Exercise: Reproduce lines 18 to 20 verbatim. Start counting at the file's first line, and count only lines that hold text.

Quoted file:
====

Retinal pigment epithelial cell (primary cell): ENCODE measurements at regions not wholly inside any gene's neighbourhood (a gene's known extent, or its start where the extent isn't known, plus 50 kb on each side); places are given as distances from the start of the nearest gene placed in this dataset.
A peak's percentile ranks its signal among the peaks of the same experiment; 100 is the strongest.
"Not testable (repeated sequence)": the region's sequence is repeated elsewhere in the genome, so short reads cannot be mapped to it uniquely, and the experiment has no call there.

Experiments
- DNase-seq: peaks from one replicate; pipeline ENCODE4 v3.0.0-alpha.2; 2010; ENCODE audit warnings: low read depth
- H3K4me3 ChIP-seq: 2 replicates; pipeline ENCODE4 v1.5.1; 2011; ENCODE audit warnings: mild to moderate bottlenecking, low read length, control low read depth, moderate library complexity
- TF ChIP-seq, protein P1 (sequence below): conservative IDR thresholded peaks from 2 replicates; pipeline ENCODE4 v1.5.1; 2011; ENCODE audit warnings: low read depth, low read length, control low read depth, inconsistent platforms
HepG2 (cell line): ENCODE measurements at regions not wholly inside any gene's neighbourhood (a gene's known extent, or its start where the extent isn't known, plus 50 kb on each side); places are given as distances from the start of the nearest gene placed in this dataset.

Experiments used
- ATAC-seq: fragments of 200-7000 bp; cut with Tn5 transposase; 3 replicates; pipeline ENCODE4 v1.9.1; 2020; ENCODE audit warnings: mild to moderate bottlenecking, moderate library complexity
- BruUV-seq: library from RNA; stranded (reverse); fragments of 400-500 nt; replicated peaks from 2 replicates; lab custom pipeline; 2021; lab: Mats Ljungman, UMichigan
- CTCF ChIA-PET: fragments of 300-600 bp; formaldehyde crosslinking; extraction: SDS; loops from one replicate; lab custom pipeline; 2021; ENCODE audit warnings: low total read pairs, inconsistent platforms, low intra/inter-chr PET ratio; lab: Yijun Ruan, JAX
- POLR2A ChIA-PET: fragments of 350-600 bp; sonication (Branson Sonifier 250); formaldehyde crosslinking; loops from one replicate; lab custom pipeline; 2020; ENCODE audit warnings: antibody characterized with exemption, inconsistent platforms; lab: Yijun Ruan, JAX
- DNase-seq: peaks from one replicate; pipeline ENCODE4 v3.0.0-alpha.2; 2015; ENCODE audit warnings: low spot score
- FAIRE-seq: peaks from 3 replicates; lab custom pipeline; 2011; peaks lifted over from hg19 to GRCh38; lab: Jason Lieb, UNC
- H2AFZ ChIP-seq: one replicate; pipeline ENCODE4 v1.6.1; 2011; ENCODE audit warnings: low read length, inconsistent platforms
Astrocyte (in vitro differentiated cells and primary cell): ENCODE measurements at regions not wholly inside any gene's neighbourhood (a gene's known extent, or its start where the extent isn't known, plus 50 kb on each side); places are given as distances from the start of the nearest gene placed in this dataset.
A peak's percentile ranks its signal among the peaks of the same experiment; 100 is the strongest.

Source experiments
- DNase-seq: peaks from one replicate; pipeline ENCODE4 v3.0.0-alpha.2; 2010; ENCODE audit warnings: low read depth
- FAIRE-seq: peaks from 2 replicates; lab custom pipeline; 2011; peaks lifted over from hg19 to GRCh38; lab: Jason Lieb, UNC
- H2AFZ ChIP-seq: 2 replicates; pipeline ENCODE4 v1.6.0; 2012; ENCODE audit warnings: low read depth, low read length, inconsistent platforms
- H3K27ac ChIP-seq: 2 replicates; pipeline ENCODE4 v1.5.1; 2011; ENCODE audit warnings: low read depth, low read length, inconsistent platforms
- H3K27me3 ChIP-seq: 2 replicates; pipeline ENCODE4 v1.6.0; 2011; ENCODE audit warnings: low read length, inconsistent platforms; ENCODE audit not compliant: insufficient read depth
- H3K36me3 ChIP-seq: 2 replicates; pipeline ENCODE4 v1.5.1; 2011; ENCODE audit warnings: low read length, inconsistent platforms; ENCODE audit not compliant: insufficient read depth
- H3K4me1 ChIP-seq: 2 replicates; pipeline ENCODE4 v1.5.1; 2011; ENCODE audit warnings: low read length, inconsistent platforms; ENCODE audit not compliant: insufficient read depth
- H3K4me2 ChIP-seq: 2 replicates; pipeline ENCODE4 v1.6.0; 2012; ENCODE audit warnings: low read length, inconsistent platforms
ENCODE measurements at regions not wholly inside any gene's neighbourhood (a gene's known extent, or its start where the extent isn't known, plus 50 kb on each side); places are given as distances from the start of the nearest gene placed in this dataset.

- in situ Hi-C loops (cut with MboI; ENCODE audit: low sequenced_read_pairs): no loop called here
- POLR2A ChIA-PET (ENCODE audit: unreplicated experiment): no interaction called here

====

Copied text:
A peak's percentile ranks its signal among the peaks of the same experiment; 100 is the strongest.

Source experiments
- DNase-seq: peaks from one replicate; pipeline ENCODE4 v3.0.0-alpha.2; 2010; ENCODE audit warnings: low read depth